RICHARD Leonard has thrown his weight behind a so-called People’s Vote, following ScottishLabour’s drubbing in the European elections.

The party slumped to fifth place, taking just 9.3% of the vote, down nearly 17 points on the election in 2014.

David Martin, who has been Scottish Labour’s man in the European Parliament for the past 35 years, and was the party’s longest-serving MEP, lost his seat.

He said the result “should be a wake-up call” for the leadership.

Martin added: “Labour’s message from the outset should have been that we are the party which wants to keep Scotland in the United Kingdom and keep the United Kingdom in Europe, and reform both.”

In a furious column, Scottish Labour MPs Ian Murray and Martin Whitfield, said the result was in part down to Leonard’s enthusiasm to be manager of Jeremy Corbyn’s Scottish branch office.

Writing in the Edinburgh Evening News, the two men said the people of Scotland had “delivered an utterly damning verdict” on the “ambiguity” being offered by Labour.

“The blame for the worst result in Scottish Labour’s history lies squarely with our party’s leadership.”

The two MPs said Scottish Labour “could have chosen very different path.”

“We are (or should be) an autonomous party – a hard-fought victory achieved by Kezia Dugdale delivering immediate results under her leadership in the 2017 General Election.

“The Labour Party is the only party that stands for what the majority of Scots want – Scotland in both the UK and the EU. That’s how you fight the nationalists, whether they be Nigel Farage, Boris Johnson or Nicola Sturgeon. And yet in this European campaign we completely failed to capitalise on this clear advantage, with a disastrous message that meekly echoed the UK Labour campaign, even putting Jeremy’s face on our leaflet to voters.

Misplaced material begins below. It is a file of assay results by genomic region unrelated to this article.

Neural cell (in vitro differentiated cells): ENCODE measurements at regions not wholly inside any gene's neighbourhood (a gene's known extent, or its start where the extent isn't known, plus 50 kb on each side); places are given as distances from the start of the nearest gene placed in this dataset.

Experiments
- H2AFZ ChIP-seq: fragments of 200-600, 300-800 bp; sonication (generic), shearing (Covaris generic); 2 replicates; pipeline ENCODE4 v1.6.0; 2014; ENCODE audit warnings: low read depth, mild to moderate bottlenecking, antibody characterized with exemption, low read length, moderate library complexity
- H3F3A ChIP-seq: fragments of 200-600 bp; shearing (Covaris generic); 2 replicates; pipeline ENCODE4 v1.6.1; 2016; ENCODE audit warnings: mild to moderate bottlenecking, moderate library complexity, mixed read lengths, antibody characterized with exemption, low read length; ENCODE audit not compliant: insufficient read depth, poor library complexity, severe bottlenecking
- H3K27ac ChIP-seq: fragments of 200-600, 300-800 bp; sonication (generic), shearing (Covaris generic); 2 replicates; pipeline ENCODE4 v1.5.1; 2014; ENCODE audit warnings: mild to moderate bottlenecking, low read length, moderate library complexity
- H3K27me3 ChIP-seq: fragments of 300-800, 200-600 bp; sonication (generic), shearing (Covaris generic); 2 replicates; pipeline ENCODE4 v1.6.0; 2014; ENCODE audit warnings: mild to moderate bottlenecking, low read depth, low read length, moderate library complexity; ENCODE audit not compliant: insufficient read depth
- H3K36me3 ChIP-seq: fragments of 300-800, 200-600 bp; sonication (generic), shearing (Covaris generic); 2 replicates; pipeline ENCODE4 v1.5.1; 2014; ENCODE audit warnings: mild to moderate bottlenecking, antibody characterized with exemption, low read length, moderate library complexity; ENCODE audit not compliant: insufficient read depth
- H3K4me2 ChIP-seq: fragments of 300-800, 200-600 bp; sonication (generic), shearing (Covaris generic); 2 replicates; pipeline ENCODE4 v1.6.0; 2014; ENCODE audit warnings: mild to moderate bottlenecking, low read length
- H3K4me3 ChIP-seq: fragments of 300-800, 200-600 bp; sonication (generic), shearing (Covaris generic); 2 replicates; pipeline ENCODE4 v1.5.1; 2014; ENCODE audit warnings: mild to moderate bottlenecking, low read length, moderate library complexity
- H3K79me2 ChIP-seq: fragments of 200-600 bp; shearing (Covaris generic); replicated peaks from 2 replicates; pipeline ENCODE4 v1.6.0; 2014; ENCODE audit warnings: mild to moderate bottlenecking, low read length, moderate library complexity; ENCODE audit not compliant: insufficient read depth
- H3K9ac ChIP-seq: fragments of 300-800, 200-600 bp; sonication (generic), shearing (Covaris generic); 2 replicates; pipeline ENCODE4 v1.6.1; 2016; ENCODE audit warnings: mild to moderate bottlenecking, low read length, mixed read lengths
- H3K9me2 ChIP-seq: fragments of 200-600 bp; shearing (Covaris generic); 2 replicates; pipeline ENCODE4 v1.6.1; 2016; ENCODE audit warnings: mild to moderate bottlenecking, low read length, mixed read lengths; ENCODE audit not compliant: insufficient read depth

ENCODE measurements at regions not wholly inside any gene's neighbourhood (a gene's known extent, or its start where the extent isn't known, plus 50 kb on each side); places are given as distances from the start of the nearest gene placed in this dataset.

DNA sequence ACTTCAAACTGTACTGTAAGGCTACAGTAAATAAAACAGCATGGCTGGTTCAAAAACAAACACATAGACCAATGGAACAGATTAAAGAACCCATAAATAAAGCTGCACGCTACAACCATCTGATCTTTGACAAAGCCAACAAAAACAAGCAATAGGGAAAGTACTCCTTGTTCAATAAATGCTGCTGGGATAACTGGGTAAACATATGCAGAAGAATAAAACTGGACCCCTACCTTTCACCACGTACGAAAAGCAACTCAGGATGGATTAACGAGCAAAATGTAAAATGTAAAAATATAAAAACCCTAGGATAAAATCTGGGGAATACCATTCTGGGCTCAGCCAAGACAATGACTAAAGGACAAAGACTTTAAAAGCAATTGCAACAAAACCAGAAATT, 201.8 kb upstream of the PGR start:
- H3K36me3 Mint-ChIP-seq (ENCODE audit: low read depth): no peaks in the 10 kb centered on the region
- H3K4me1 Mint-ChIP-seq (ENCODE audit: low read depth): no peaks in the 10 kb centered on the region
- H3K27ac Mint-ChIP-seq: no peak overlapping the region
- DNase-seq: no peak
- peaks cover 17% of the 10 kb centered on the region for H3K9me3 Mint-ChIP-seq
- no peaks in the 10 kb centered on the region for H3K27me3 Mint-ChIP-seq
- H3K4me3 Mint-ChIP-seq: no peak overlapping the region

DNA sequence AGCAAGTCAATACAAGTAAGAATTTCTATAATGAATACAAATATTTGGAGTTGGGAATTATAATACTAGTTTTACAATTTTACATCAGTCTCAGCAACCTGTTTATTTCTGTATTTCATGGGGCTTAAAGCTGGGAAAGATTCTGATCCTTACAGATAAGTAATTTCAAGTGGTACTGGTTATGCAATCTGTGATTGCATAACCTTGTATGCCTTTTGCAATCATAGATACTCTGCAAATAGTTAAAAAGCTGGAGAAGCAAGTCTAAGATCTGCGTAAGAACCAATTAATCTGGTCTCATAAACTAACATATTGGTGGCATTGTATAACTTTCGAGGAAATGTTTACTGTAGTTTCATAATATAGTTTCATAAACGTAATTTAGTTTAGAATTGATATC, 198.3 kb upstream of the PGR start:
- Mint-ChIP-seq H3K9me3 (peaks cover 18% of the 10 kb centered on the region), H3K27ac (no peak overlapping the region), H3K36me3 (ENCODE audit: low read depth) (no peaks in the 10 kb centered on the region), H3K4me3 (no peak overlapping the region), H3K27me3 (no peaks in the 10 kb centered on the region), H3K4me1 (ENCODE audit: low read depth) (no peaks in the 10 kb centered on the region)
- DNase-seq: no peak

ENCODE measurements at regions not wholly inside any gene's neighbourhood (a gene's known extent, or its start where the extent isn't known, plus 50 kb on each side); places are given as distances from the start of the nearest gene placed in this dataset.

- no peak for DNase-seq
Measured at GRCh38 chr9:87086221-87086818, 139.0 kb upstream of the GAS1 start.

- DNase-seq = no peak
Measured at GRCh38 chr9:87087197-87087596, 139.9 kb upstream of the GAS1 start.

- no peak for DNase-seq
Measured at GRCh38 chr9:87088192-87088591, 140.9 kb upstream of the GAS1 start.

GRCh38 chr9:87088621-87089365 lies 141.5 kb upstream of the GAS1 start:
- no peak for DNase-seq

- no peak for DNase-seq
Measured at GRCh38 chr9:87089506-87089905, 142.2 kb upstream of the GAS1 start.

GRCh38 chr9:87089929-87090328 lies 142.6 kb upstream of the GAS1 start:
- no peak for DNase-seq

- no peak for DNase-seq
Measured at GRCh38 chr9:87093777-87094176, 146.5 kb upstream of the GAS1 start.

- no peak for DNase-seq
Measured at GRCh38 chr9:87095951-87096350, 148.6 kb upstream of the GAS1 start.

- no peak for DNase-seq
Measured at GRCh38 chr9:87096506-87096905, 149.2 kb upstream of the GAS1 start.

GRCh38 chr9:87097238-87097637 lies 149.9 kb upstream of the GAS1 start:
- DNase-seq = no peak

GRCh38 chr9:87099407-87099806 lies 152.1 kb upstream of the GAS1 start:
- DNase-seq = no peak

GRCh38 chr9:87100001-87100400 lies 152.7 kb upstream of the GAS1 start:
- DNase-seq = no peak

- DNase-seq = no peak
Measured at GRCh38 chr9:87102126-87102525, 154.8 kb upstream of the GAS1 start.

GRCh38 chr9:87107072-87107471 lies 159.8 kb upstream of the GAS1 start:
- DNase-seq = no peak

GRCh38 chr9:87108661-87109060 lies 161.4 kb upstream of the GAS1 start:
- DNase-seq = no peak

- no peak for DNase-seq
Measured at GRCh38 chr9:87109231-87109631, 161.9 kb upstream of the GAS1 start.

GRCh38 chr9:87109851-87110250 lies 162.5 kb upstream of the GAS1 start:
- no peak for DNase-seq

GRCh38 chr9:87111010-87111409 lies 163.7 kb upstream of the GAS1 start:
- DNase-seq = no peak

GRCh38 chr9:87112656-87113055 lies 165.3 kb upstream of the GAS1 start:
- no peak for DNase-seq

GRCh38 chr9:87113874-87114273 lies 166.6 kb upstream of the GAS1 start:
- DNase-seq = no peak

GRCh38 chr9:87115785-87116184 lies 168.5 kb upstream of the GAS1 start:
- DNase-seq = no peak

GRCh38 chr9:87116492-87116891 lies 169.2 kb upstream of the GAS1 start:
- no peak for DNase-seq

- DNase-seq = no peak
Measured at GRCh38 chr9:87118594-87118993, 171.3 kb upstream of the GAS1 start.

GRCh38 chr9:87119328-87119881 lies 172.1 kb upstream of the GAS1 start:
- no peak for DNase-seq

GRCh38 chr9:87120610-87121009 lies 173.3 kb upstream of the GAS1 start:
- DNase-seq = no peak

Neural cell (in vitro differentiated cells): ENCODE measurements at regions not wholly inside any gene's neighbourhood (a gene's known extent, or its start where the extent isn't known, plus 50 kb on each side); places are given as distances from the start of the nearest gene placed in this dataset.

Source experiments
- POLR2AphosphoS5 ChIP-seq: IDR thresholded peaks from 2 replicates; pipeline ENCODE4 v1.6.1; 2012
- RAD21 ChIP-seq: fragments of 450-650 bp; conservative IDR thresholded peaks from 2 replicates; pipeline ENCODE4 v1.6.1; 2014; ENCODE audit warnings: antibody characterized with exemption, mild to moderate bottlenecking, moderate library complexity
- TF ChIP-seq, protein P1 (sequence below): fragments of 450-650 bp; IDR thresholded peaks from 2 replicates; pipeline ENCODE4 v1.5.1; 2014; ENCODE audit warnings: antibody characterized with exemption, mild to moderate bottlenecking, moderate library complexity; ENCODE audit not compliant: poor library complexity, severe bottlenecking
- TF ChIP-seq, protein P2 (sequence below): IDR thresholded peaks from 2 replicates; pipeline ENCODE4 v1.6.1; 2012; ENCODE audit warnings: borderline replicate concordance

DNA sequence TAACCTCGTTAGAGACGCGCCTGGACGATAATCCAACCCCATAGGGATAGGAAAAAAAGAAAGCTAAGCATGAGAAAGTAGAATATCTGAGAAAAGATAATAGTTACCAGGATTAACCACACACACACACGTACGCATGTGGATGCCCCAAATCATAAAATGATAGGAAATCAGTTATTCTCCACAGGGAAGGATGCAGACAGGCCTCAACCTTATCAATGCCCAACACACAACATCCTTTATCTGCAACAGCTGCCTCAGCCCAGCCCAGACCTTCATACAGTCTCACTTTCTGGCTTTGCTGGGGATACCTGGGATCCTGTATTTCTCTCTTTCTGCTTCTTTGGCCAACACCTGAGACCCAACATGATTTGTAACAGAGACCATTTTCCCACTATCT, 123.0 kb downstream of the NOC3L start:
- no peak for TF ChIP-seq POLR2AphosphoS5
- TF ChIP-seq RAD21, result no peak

“This was Jeremy Corbyn and Richard Leonard’s manifesto, their message, their decision to ignore the membership and what voters were saying to us. It was their election campaign and their mess.

“They stuck their heads in the Brexit sand because they can’t lead.”

Corbyn had, they added, “personally handed victory to Nigel Farage”.

If Labour’s leadership failed to”listen and learn, our party will never recover,” they warned.

Leonard said that he was “personally extremely sad” Martin had lost his seat.

He insisted the party had put “everything into our campaign and were confident that our focus on jobs and a fair wage, schools and community would resonate with voters”.

Later, in an email to party members, he said constitutional issues had “cost us electorally over the last five years and that trust in us has been eroded.”

“We can, and we will rebuild that trust,” he added. “My intention is to begin to set out a planned way forward over the coming weeks.

“Starting now, with firmly stating that I back the option to remain and that any Brexit deal should be ratified by a second public vote, one that has clear and credible options for Remain and Leave.”

That echoed a change of heart from Jeremy Corbyn, who pledged to support a second referendum.

The Labour leader said he was “listening very carefully” to both sides of the debate.

He later wrote to MPs: “It is clear that the deadlock in parliament can now only be broken by the issue going back to the people through a general election or a public vote. We are ready to support a public vote on any deal.”

In Cardiff, Mark Drakeford, the Welsh Labour leader and First Minister, said the party there now also wanted a second referendum and would back a remain vote.

But not everyone in the movement is happy. Len McCluskey, the Unite general secretary, said those calling for a second vote were trying to start a coup against Corbyn: “Labour has been the only party that has sought to unite the nation on Brexit and this is an honourable objective that must not be abandoned,” he said.